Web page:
July 21, 2013
Los Angeles on Saturday joined more than 100 other U.S. cities in protesting against the acquittal of George Zimmerman, who shot dead unarmed black teenager Trayvon Martin.
Hundreds of demonstrators gathered in front of the downtown U.S. Federal Court building for a nationwide vigil calling on the U.S. Justice Department to bring a civil rights case against Zimmerman.
Although demonstrators chanted “No justice, no peace,” the vigil and demonstration were generally peaceful, with heavy police presence and helicopters hovering over the sky.
The signs held by the demonstrators showed their demand and anger.
“Racism is alive and well in America, Zimmerman is a cold blooded murder. Thanks to a racist jury, he walked free,” the sign echoed the voice of many demonstrators.
“One child or one teenager is hurt, the whole nation is hurt,” said another sign.
“You don’t have a 2nd Amendment right to commit 2nd degree murder,” a mother held her sign.
Some demonstrators criticized the U.S. Justice Department by holding signs such as “There will be no justice from the Department of Justice.”
“I am here to support the black community and all workers in general for the treatment of Trayvon Martin who was murdered. But the issue is bigger than that. The system is set up so that happens,” Michael Kakes told Xinhua.
“It was Martin today, but it could be anybody of colors. I am here to show solidarity to change the system because the system is killing people everyday,” said Kakes, who was among hundreds of demonstrators.
Kakes is a white himself. He said the case is racially motivated, and the system is built on racism because without racism they can not divide the people, black and white, men and women.”
“We want to show that together we can defeat that kind of staff. That’s why I am here,” said Kakes.
Shark Jacquescarr, an African American, said that he thought the prosecution made a mistake to have all six jurors white without any black person.
He said he was shocked when he learned that Zimmerman was not found guilty, but he though it was not the problem of racism but the problem of the justice system.
He said there is nepotism in the justice system because Zimmerman had relatives in the justice system and that should be stopped.
He suggested that the U.S. justice system should be supervised and committees formed by people from different ranks should watch closely the police and judges to see whether they are doing justice.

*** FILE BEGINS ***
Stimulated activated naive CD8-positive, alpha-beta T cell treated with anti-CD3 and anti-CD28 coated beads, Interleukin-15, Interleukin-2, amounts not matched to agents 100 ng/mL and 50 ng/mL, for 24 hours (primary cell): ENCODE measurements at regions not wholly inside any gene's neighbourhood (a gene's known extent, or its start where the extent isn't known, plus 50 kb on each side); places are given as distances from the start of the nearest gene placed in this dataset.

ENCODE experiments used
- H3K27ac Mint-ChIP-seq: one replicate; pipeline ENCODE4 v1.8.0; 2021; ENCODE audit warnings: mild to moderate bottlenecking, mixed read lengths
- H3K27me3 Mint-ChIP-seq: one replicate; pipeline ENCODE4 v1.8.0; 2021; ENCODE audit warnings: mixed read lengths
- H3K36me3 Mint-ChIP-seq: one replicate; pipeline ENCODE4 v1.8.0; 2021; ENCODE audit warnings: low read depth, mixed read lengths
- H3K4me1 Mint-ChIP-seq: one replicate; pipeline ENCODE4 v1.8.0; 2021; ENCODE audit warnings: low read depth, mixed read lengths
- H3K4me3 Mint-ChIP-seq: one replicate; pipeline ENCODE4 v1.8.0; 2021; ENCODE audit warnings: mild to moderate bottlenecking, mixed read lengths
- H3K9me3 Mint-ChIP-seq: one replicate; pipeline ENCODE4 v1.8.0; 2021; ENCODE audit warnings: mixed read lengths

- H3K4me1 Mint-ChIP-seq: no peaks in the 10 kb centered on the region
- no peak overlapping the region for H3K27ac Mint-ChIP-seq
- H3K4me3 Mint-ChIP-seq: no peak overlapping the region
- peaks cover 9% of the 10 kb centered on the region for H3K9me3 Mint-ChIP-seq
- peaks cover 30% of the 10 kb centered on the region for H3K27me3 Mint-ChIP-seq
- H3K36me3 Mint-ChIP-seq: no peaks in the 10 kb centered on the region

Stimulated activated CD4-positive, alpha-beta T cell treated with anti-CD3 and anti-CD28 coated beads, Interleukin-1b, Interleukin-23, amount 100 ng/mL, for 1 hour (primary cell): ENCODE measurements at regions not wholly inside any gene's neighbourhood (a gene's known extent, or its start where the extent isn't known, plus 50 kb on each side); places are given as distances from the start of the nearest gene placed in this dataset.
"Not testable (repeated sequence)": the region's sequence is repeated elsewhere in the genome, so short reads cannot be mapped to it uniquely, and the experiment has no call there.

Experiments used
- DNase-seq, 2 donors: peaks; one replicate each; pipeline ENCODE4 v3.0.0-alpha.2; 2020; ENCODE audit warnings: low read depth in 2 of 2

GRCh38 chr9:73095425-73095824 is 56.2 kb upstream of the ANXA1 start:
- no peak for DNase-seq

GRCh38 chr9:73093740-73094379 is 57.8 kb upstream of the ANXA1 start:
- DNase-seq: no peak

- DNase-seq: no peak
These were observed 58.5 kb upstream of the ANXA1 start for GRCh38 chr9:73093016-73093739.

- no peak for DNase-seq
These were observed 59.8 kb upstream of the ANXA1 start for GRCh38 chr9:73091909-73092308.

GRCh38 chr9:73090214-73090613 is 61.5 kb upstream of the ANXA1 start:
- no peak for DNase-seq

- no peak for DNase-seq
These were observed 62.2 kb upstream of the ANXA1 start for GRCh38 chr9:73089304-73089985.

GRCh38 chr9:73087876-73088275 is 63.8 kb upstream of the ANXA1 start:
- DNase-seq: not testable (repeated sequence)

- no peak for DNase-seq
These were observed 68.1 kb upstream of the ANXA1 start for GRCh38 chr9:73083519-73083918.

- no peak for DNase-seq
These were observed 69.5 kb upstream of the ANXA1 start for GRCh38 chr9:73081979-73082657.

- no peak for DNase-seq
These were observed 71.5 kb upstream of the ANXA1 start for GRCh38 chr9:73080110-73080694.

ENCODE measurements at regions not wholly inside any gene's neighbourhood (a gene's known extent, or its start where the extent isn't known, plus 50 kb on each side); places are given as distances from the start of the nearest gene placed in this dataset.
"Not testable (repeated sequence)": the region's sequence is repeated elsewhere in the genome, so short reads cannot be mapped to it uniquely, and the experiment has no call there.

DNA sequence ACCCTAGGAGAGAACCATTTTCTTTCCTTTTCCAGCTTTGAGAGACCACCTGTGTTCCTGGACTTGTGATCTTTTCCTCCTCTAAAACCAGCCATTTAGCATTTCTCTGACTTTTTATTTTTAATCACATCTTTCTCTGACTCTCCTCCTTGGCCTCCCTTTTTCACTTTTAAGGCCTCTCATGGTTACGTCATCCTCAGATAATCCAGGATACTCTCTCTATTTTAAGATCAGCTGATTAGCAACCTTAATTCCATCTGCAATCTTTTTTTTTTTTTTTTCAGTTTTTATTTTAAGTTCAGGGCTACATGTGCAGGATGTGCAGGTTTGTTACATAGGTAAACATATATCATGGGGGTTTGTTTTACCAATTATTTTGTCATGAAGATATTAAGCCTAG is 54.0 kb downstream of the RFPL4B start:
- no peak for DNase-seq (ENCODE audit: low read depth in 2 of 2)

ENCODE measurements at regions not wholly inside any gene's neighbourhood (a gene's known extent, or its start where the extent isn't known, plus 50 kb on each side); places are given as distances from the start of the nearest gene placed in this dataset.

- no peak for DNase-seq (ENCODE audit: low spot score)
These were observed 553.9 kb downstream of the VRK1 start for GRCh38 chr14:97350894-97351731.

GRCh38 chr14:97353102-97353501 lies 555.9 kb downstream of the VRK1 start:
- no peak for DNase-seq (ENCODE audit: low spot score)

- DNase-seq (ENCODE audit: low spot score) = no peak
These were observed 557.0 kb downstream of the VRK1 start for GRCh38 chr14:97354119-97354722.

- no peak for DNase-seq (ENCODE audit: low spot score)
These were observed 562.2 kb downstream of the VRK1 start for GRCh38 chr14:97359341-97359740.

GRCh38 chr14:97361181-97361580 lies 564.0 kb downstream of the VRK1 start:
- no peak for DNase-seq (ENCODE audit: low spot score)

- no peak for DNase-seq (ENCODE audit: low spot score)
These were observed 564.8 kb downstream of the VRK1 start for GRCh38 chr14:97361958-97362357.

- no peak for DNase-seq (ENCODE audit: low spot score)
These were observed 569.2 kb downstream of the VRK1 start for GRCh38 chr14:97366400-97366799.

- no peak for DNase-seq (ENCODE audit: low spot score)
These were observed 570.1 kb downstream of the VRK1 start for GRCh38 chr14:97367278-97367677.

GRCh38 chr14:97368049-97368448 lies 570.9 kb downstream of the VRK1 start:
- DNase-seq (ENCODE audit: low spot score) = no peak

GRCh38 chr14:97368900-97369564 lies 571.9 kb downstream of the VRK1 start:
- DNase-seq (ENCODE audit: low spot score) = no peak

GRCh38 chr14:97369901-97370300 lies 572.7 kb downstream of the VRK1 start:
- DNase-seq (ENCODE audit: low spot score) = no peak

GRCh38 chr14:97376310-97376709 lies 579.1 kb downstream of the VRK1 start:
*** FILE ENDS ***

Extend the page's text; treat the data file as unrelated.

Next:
Dorsey Brickwood, an 87-year-old African American woman on her wheelchair, said that she was there because she had seen injustice for so many years and she had enough.
Asked what kind of changes she was expecting, the woman said: “I don’t know how we can change, but I do know that we must change, and we have to come together to make the change because all those minorities suffer in their own ways under the system.”
Other cities in Southern California like Riverside and San Bernardino held similar protests on Saturday.
“This type of thing goes on every day in America, as far as black kids being killed at the hands of someone of another race or black kids being killed at the hands of someone of their own race,” Eddy Moss, who is organizing the San Bernardino protest, was quoted as saying.
Moss said the verdict in the trial would have been different if Zimmerman had been black and Trayvon had been white.
Carolyn Huyck, organizer of the Riverside protest and vigil, said she had never organized a protest or even attended one.
Huyck, 34, like many others, said she believes that Zimmerman saw a young black male and racially profiled him as someone who was doing something wrong.
Zimmerman, a neighborhood watch volunteer of 28 years old in Florida, was charged with a second degree murder for shooting 17-year-old African-American high school student Martin to death in February last year.
A jury in Florida acquitted Zimmerman last Saturday which triggered heated debates over whether there is injustice against minority in the case.
Demonstrations were held during the past week in several U.S. cities, including Los Angeles, New York and Oakland.
This article was posted: Sunday, July 21, 2013 at 6:05 am